Stradivarius On Show At Newmarket

Champion stayer Stradivarius | Racing Post

   Newmarket's second segment of its four-day Guineas meeting plays host to the re-routed G1 Hurworth Bloodstock Coronation Cup on Friday, where the dual G1 Ascot Gold Cup hero Stradivarius (Ire) (Sea the Stars {Ire}) is an unexpected yet welcome guest to the party. Where the likes of Anthony Van Dyck (Ire) (Galileo {Ire}), Defoe (Ire) (Dalakhani {GB}) and Ghaiyyath (Ire) (Dubawi {GB}) are regulars at this 12-furlong trip, Bjorn Nielsen's elite stayer has not been over this type of distance since defeat in a 3-year-old handicap at Chester in May 2017. John Gosden is looking at the outing as a vital warm-up for his bid for a third consecutive victory in Royal Ascot's feature in 13 days' time.

“As I've said to everybody, Stradivarius is in good form and we are looking forward to getting him going,” he said. “It is the shortest trip he has run over for some time, but we need to have a prep race before the Gold Cup.”

Anthony Van Dyck and Broome (Ire) (Australia {GB}) are Aidan O'Brien's first runners in Britain this year and both will most likely be using this as a starting point. At his best operating on a sound surface, the G1 Epsom Derby hero Anthony Van Dyck is the pick of Ryan Moore over the long-absent Broome. No blue riband winner to have run in this race as a 4-year-old has succeeded since Roberto in 1973 and Sir Percy (GB) (Mark of Esteem {Ire}) was the last to try in 2007.

“I don't know much about the mile and a half at Newmarket, but I would imagine you'd need to get a mile and a half very well to get the trip,” the master if Ballydoyle commented. “We haven't had a lot of runners over that trip in Newmarket. We just thought soft ground at Ascot [in the King George last year] wasn't the right thing to do with Anthony Van Dyck and he paid for it. But he's in good form now, we're happy with his work and the plan would be to keep him on good ground. He's doing everything right at the moment.”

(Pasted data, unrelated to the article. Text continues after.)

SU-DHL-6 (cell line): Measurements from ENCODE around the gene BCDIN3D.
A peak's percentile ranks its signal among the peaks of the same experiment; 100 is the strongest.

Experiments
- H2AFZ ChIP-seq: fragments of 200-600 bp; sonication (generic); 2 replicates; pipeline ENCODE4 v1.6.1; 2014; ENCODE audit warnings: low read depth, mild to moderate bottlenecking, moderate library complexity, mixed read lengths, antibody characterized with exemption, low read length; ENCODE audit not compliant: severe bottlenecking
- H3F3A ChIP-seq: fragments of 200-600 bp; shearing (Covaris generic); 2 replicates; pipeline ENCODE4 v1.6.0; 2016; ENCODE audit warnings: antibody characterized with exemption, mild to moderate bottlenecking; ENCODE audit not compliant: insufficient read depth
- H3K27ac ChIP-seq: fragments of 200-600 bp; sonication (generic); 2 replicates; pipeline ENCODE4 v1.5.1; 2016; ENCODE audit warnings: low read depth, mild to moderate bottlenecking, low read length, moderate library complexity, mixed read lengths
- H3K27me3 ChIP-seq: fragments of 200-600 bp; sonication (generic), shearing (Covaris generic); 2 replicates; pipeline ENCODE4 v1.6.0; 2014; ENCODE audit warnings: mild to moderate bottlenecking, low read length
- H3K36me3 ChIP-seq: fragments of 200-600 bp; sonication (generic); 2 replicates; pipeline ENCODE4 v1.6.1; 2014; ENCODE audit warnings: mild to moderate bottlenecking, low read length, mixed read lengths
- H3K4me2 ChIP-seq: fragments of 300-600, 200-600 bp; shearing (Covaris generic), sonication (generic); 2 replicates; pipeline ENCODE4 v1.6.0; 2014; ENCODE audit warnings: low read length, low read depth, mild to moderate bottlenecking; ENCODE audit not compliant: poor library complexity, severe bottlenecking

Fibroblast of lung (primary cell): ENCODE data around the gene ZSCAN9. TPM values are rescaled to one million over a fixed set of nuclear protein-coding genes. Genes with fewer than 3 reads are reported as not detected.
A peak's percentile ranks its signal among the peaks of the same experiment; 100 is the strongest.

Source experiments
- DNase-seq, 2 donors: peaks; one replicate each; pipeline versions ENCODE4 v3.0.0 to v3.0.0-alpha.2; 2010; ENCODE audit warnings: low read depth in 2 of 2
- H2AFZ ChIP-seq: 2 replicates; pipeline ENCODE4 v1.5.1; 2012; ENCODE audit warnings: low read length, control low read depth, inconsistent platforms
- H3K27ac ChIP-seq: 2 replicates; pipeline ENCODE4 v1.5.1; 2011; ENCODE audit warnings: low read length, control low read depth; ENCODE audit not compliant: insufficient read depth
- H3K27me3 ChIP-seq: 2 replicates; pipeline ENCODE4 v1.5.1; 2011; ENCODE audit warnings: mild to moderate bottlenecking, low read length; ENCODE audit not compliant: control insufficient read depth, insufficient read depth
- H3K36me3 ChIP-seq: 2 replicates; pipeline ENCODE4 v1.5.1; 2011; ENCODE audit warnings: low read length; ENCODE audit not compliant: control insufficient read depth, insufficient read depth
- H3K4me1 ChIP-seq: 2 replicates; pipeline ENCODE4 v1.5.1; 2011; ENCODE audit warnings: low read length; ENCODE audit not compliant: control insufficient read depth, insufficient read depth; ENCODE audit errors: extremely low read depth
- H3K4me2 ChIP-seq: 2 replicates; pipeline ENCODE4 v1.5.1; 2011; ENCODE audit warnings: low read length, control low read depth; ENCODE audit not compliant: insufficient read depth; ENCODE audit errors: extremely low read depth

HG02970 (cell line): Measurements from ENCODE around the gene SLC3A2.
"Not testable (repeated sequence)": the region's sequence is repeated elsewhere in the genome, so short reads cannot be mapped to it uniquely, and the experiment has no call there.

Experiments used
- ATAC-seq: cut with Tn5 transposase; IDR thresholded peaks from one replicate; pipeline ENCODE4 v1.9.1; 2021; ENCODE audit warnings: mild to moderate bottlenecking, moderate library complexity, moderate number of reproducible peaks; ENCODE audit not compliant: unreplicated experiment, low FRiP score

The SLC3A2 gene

Last year's winner Defoe followed up in the G2 Hardwicke S. at Royal Ascot before also running below-par in the King George alongside Anthony Van Dyck. Second in the G2 Dubai City of Gold at Meydan Mar. 7, he may be ahead of his opponents in terms of fitness. “Defoe is a horse who tells you when he's right and is giving us the right messages,” trainer Roger Varian said. “He's on his racing weight, he's come good in his skin and he seems to have a bounce with him. He's tuned-in for the race, but it might take a career-best to win it because the race looks a touch stronger this year. He seemed to really love Epsom last year, when he put it to bed in a few strides and won going away. But, saying that, he's run well at Newmarket the couple of times he's performed there and I don't think the track holds too many fears for him.”

Like Defoe, Ghaiyyath was denied a run in the abandoned G1 Dubai Sheema Classic but trainer Charlie Appleby is happy with where last year's impressive G1 Grosser Preis von Baden winner is at present. “He came back probably about six weeks ago now and looks fantastic,” he commented. “He's a horse that we're very excited to see race this year. He's got proven form up the Rowley Mile as a winner of the Autumn S. as a 2-year-old. When he won the G3 Dubai Millennium at Meydan in February, he took it much better than his previous races. His post-race condition was much better than before. He is now the finished article. He can be a flagship for Godolphin in the top middle-distance races this year.”